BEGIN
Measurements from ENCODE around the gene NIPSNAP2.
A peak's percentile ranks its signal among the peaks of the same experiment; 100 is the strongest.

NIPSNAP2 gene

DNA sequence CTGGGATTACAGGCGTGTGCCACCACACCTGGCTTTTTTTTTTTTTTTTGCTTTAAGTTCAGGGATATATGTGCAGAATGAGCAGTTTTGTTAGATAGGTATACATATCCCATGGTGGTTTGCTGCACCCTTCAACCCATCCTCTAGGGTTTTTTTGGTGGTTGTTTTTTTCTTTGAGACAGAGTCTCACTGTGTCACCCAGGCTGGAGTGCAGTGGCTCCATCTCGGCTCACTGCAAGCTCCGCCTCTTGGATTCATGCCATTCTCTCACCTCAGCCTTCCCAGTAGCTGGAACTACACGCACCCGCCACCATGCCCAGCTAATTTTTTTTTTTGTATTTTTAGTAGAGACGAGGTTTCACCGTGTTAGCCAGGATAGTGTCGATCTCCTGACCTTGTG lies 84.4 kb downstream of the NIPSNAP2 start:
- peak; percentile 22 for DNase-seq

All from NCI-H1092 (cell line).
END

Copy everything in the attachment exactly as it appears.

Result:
Measurements from ENCODE around the gene NIPSNAP2.
A peak's percentile ranks its signal among the peaks of the same experiment; 100 is the strongest.

NIPSNAP2 gene

DNA sequence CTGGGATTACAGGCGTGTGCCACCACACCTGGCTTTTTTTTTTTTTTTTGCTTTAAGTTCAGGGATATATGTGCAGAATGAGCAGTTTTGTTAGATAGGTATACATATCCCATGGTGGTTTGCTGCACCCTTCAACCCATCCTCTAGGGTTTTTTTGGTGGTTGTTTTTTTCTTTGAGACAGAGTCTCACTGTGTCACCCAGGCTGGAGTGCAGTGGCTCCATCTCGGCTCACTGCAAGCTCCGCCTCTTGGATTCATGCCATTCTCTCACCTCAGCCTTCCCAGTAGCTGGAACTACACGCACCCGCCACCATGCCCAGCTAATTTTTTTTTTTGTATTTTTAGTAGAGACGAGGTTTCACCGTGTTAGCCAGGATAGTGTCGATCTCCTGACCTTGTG lies 84.4 kb downstream of the NIPSNAP2 start:
- peak; percentile 22 for DNase-seq

All from NCI-H1092 (cell line).